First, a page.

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Living a Whac-A-Mole Life – repost

I had my article published at here:

I”ve added a little more to it and the editors created the headings. is a wonderful support network.


Living a Whac-A-Mole Life

The conversation with my dermatologist when he called me after I had sent him photos of yet more growths on my scalp went like this:

Doc: “It looks like we will have to take another biopsy.”

Me: “Well you know it’s like “Whac-A-Mole”.

Doc: (Big laugh) “I’m sorry I”ll have to carve up your scalp again.”

It’s like Whac-A-Mole

The biopsies were performed and the diagnosis was squamous cell carcinoma – A-GAIN. This is the 4th and 5th diagnosis since January 2019 (It is July 2019).

Scalp like a war zone

Today I just had them removed. My scalp literally looks like a war zone. Due to the rapid appearances of SCCs and AKs I will now be undergoing a 3-week treatment of Efudex in late September. In addition to the discussion with my doctor about Efudex I have conducted a lot of research on my own and sought stories and advice from those who have gone through this treatment.

Whac-A-Mole life is draining

It is like living in the arcade game Whac-A-Mole. After each procedure I have had to get rid of skin cancer cells, more growths pop up. My scalp is one big field of SCCs and AKs. Staying on top of this Whac-A-Mole life is draining and frustrating, but vigilance is necessary to ensure that treatment is immediate when necessary.

The (Field Trip) Hiker 10: Sacrifice for the Cause

June 17, 2016

I pledge allegiance To all life In its interdependent diversity.
And to the planet Upon which it exists
One world, under the sky, Undividable,
With harmony and balance For all.

I went on a field trip with friends to study to the biodiversity of the open land adjacent to the Utah Tar Sands Mine. We ended up being arrested. We are dubbing ourselves “The Hiker 10” (evolved from “The Field Trip 10”).

This field trip was not a direct action with anticipated legal consequences.  This field trip is an annual family tradition. Plants are studied and data are recorded in a field journal.  Comparisons are made from the previous year to witness the impact of mining on the land.

The Intergenerational Campout has been held at PR Springs on the Tavaputs Plateau for four years.  The campout is designed to for people of all ages to come together to experience the beauty of the land, reflect on the legacy of future generations, witness the threat to all life forms as a result of man’s destruction, and provide education on the effects of industry on those life forms. By holding this gathering in the heart of the land that is victimized by destruction, citizens experience the direct impact on every living thing.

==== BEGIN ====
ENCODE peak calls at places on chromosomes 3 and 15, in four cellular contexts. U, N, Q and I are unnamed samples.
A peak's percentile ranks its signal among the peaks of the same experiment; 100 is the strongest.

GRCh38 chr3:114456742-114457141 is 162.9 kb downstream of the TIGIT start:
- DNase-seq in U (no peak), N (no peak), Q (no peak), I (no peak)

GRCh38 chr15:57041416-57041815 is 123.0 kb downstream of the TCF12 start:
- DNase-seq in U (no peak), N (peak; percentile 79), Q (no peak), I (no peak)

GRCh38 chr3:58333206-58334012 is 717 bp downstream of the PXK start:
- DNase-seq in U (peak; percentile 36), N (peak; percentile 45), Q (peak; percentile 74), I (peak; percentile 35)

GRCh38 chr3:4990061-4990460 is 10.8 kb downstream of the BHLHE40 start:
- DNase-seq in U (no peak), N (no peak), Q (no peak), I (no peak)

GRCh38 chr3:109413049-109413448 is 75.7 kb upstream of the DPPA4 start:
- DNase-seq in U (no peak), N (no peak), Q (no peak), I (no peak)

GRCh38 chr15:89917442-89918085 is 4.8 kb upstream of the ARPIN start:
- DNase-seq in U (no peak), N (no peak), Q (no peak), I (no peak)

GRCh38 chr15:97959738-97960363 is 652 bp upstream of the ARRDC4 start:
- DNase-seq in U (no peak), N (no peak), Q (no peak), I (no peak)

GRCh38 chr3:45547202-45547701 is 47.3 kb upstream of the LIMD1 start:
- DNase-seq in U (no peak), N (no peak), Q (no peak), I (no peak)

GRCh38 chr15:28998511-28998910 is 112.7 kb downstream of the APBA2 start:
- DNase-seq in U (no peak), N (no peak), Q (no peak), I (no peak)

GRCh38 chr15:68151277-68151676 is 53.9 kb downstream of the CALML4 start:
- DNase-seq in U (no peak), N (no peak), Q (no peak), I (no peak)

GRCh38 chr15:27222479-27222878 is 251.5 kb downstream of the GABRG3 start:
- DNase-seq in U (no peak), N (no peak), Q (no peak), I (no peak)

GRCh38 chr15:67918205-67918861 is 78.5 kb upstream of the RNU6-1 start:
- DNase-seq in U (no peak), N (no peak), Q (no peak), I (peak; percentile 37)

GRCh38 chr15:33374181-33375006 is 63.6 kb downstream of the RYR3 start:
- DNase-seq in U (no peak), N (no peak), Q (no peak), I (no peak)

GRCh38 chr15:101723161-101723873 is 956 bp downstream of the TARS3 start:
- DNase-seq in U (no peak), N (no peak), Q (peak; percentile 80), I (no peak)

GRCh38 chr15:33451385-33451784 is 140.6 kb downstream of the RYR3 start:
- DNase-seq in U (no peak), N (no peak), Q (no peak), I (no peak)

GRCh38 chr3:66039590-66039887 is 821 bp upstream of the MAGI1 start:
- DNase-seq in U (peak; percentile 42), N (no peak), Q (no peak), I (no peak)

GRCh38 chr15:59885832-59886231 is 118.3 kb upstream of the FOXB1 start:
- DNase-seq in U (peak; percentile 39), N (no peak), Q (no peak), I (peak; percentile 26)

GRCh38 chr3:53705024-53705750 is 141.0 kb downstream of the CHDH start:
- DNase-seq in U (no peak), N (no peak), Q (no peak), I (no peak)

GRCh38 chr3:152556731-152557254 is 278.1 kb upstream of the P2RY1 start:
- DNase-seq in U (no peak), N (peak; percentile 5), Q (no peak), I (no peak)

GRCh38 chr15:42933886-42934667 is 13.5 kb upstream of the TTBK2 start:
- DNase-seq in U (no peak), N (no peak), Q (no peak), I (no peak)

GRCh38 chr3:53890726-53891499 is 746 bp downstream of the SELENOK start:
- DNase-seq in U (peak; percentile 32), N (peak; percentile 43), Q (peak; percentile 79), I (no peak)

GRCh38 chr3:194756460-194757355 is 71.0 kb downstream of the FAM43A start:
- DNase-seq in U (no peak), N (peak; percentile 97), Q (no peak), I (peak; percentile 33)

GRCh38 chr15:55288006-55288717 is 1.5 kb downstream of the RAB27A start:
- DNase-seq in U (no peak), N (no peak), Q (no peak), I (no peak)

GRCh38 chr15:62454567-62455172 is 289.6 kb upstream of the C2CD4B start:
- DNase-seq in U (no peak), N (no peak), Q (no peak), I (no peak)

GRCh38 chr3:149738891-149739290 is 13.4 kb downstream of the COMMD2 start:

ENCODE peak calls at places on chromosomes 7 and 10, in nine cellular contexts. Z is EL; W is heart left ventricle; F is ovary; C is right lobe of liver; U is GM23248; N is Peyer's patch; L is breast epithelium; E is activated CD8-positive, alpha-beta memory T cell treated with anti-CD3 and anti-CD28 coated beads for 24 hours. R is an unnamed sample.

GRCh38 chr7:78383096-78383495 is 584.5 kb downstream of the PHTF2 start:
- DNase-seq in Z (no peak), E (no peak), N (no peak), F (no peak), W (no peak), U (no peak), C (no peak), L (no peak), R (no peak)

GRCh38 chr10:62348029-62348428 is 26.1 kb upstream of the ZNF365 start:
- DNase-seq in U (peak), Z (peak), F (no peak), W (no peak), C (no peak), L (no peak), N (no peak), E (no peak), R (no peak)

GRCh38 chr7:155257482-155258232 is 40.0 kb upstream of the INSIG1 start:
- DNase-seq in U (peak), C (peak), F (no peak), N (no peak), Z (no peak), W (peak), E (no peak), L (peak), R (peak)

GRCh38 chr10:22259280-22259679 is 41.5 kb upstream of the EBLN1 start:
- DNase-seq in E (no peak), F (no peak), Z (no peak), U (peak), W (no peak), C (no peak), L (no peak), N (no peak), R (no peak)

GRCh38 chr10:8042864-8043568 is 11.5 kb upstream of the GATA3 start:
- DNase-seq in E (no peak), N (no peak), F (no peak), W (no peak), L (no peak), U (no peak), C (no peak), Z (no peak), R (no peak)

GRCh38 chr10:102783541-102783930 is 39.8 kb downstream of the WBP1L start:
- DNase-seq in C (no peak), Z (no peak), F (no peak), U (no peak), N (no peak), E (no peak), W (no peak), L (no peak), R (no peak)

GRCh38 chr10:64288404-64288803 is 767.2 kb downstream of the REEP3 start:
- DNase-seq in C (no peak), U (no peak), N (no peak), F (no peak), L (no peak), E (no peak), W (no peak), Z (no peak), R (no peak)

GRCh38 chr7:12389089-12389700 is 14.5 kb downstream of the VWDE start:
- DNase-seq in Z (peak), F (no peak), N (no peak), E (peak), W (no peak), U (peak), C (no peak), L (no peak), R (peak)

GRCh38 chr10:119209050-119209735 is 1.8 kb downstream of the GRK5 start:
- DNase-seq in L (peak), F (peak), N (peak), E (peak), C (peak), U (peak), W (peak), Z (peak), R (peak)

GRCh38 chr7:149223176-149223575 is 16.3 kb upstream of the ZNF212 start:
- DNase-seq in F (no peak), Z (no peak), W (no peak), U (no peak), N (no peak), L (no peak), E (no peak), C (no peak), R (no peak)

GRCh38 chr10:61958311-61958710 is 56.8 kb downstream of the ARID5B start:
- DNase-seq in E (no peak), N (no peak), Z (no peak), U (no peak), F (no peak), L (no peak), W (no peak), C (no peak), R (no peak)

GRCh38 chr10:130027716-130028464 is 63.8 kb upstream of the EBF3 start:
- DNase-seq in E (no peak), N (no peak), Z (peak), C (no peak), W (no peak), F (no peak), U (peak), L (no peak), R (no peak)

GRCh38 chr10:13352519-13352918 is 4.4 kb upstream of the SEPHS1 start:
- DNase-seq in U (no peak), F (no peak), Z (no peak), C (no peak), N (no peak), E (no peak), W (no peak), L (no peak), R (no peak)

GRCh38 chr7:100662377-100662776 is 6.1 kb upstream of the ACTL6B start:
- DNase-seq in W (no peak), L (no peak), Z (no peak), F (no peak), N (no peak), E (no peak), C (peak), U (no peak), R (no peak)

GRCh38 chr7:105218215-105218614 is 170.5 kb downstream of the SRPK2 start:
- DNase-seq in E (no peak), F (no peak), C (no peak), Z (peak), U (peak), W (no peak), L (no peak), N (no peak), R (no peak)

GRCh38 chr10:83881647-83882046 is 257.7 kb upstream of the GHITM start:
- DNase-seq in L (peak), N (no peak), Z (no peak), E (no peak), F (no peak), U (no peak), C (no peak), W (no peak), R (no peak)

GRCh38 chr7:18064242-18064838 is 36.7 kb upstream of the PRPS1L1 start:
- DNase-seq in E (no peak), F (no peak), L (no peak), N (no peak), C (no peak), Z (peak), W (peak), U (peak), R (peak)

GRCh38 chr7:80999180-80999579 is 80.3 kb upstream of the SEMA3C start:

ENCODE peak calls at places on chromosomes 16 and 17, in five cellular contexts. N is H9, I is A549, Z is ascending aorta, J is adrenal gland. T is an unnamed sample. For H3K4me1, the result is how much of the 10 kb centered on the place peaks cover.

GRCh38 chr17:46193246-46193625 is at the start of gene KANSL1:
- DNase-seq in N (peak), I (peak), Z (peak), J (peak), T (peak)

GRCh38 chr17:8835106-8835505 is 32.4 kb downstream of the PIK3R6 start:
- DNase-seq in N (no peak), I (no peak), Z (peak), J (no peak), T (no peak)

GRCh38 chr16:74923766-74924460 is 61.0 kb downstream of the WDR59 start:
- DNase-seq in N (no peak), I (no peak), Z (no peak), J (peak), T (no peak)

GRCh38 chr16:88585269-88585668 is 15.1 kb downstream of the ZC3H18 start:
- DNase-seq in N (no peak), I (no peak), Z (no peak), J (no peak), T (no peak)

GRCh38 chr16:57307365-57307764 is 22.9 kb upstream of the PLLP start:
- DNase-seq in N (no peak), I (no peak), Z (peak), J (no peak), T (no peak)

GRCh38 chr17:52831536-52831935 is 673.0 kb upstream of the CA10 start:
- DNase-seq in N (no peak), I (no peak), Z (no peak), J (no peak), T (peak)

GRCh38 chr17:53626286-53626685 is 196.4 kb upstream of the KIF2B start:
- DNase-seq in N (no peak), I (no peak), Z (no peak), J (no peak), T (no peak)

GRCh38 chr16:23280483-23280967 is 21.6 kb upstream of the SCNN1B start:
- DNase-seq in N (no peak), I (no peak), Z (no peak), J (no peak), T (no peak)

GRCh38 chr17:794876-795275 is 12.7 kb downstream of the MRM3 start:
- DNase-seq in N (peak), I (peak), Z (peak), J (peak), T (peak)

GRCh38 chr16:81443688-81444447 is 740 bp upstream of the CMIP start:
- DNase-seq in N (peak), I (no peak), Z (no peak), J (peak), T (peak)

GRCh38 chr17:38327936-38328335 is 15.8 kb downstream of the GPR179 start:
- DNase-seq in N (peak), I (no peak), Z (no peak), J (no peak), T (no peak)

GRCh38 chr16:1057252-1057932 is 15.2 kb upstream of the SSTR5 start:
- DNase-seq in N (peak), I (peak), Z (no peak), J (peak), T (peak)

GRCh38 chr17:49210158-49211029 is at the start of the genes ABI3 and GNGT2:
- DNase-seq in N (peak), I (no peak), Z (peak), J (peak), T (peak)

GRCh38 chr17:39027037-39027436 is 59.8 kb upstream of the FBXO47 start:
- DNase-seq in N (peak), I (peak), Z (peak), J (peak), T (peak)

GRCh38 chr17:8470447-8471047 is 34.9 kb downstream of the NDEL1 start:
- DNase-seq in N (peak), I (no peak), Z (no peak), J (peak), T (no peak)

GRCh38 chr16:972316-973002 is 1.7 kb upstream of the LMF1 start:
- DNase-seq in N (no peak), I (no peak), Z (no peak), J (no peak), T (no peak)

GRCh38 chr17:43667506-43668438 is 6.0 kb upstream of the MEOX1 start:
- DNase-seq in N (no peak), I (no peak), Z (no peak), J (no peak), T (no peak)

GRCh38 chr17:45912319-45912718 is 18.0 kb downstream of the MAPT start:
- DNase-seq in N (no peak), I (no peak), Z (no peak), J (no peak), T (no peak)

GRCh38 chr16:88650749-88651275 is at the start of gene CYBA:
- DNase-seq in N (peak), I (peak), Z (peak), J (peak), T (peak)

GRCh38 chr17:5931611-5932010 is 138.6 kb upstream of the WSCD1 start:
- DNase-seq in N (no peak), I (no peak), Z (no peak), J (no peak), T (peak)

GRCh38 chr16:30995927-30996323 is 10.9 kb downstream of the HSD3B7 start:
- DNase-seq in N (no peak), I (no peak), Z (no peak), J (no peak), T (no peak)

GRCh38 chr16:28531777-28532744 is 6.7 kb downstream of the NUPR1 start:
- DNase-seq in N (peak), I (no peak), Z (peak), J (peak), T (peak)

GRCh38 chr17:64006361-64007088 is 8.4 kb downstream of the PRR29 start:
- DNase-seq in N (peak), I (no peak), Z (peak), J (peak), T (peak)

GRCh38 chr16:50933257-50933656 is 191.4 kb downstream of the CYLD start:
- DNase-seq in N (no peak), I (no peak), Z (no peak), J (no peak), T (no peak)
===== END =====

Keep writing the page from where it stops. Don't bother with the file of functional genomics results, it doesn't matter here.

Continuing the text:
“Our kinship with Earth must be maintained; otherwise, we will find ourselves trapped in the center of our own paved-over souls with no way out.”

Terry Tempest Williams, Finding Beauty in a Broken World

Equipped with balls of string, journals and pens, “field scientists” conducted the biodiversity experiment in an unfenced forested area with the transect method.  This involved using a pre-measured string to identify a randomly chosen area of study, counting the number of different types of plants as well as the total number of all plants and arriving at a biodiversity index using simple division to determine the diversity of plant life in the measured area.  The closer the result is to “1”, the greater the diversity.



IMG_3888The Hiker 10 never got the chance to take the data back to camp and compare it to the previous year’s data.  Instead, we were detained for four hours along the road and then carted off to the county jail in shackles – a two hour trip.  The charge:  criminal trespass.  For counting plants.


“The Eyes of the Future are looking back at us and they are praying for us to see beyond our own time.”

― Terry Tempest Williams, Red: Passion and Patience in the Desert


“We only have One Water, One Air, One Mother Earth.”

~ Corbin Harney, Western Shoshone Spiritual Leader, 1920-2007


The Earth is our Mother.

From her we get our life,

and our ability to live.

It is our responsibility

to care for our mother,

and in caring for our Mother,

we care for ourselves.

– Winona LaDuke , Anishinaabeg (Ojibwe)


It’s been a really, REALLY  long time, but I’m back.  Six years ago I decided to take a break from a lot of things. (That’s why you see a huge gap between my last post and this one!)

I’m ready to get back to work!!/thesulk/status/160506949065113600

Urban Farming: The Revolution

Give Peach a Chance Tree in bloom